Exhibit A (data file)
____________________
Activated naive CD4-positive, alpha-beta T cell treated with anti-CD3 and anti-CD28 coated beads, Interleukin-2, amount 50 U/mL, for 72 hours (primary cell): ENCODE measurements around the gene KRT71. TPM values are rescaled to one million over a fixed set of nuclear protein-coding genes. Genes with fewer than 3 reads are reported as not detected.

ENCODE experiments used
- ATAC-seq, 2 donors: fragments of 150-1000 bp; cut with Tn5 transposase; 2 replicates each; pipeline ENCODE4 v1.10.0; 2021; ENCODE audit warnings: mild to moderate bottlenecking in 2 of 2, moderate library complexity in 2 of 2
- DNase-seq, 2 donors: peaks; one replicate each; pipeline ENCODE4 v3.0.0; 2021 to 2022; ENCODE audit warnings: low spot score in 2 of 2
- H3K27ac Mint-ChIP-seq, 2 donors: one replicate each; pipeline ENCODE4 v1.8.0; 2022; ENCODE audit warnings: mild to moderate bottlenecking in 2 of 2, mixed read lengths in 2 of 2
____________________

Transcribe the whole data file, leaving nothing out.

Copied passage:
Activated naive CD4-positive, alpha-beta T cell treated with anti-CD3 and anti-CD28 coated beads, Interleukin-2, amount 50 U/mL, for 72 hours (primary cell): ENCODE measurements around the gene KRT71. TPM values are rescaled to one million over a fixed set of nuclear protein-coding genes. Genes with fewer than 3 reads are reported as not detected.

ENCODE experiments used
- ATAC-seq, 2 donors: fragments of 150-1000 bp; cut with Tn5 transposase; 2 replicates each; pipeline ENCODE4 v1.10.0; 2021; ENCODE audit warnings: mild to moderate bottlenecking in 2 of 2, moderate library complexity in 2 of 2
- DNase-seq, 2 donors: peaks; one replicate each; pipeline ENCODE4 v3.0.0; 2021 to 2022; ENCODE audit warnings: low spot score in 2 of 2
- H3K27ac Mint-ChIP-seq, 2 donors: one replicate each; pipeline ENCODE4 v1.8.0; 2022; ENCODE audit warnings: mild to moderate bottlenecking in 2 of 2, mixed read lengths in 2 of 2